Trial begins for Miami DJ accused of killing teen girlfriend

State prosecutors in the first-degree murder trial of a Hollywood man who confessed to beating and strangling his teen girlfriend, painted a portrait of a young girl on Thursday who was in a hurry to grow up, but never got the chance.

Jaclyn Elisse Torrealba went missing in the early hours of Oct. 11, 2009 after she was seen at a downtown club with a man with whom she had been romantically involved. The next day, Juan Carlos Portieles turned himself in to Miami-Dade police. He said his dead girlfriend was in the car.

Her face was pummeled and bitten. Strangulation marks could be seen on her neck.

Torrealba was 18.

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Coconut Grove man, once accused in slaying of teacher, beats felonies again

A Coconut Grove man who beat five separate murder trials — four of them for the 1996 robbery-slaying of a Miami school teacher — prevailed again at trial on Wednesday.

Then he went on the lam.

Alphonso Gainer, accused of leading police on a dangerous high-speed car chase through Coconut Grove in December 2010, was acquitted of felonies charges. He was, however, convicted of one misdemeanor charge of resisting arrest without violence.

But Gainer never heard the verdict. As jurors deliberated, Gainer — who was free on bail —left the courthouse and vanished.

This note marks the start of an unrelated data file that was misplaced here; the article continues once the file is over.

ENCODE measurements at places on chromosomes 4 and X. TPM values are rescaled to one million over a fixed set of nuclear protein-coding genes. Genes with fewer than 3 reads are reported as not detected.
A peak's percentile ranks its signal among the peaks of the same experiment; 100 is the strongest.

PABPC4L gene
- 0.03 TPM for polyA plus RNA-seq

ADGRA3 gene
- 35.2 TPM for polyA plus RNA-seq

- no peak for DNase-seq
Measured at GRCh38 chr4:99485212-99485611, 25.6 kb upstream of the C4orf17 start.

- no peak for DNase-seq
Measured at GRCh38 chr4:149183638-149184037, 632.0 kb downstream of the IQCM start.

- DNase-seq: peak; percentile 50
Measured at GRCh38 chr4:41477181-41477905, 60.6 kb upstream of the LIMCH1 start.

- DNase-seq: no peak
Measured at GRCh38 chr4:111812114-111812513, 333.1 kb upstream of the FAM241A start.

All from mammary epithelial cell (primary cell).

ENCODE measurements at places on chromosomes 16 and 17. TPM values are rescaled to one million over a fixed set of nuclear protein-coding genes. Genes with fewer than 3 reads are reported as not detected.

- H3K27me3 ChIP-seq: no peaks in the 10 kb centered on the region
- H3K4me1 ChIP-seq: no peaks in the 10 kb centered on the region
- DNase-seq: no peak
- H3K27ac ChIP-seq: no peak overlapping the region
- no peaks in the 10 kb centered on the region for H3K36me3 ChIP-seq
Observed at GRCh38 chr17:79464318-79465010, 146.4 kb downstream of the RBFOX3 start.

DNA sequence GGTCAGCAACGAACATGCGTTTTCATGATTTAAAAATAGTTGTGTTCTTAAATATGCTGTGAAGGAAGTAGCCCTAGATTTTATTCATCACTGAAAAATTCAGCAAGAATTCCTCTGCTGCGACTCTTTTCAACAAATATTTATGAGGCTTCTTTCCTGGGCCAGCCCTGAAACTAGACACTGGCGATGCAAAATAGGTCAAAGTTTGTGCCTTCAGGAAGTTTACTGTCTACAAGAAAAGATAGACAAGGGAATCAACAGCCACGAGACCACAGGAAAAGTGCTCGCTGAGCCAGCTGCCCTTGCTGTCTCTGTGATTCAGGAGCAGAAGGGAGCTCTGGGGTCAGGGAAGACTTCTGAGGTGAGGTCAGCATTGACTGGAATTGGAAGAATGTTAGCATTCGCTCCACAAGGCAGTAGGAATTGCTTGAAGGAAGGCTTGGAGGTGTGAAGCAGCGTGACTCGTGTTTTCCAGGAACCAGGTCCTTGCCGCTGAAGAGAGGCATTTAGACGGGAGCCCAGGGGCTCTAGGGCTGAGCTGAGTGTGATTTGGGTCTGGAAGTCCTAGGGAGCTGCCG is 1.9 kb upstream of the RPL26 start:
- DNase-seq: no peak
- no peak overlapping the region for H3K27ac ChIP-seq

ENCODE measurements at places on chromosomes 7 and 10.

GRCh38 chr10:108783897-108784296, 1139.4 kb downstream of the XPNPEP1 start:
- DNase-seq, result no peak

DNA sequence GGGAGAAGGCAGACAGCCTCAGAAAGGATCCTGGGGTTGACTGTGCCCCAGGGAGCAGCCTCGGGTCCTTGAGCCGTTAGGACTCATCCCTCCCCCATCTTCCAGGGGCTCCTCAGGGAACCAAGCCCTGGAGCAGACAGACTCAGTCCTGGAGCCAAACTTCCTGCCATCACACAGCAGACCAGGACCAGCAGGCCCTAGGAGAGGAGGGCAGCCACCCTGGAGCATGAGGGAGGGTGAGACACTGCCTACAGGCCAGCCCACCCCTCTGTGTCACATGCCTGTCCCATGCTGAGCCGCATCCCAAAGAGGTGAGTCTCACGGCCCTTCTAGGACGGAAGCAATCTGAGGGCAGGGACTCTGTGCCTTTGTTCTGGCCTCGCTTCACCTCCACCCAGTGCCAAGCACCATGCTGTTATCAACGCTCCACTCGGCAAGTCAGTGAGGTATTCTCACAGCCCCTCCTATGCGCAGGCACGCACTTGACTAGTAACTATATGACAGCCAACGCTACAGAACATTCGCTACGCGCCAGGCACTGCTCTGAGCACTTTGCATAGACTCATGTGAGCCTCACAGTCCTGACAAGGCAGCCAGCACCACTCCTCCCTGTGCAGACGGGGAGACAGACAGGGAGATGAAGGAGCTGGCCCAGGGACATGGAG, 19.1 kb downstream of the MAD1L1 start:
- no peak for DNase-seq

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Zimmerman’s lawyer: Donations to website totaled $200,000

The defense lawyer for George Zimmerman said Thursday night that his client had received about $200,000 through donations to his website.

Zimmerman, a 28-year-old neighborhood watch volunteer in Sanford, near Orlando, fatally shot 17-year-old Trayvon Martin of Miami Gardens on Feb. 26, after confronting the teen, whom he believed to be suspicious. Trayvon was not armed.

Sanford police cited Florida’s “Stand Your Ground” self-defense law in not initially charging Zimmerman with killing Trayvon. Angela Corey, a special prosecutor appointed by Gov. Rick Scott, earlier this month charged Zimmerman with second-degree murder.

Thursday night, Zimmerman’s attorney, Mark O’Mara, told CNN’s Anderson Cooper that at first he had been told that Zimmerman had two accounts: one with $700, another with about $2,000.

But while trying to shut down all of Zimmerman’s Internet presence, his client asked him what to do with his PayPal accounts.

Days before Corey filed her charges, a website called sprang up. The website, since removed, said visitors could use a PayPal link to donate money to Zimmerman.

O’Mara told Cooper that the account contained $200,000 and $204,000.

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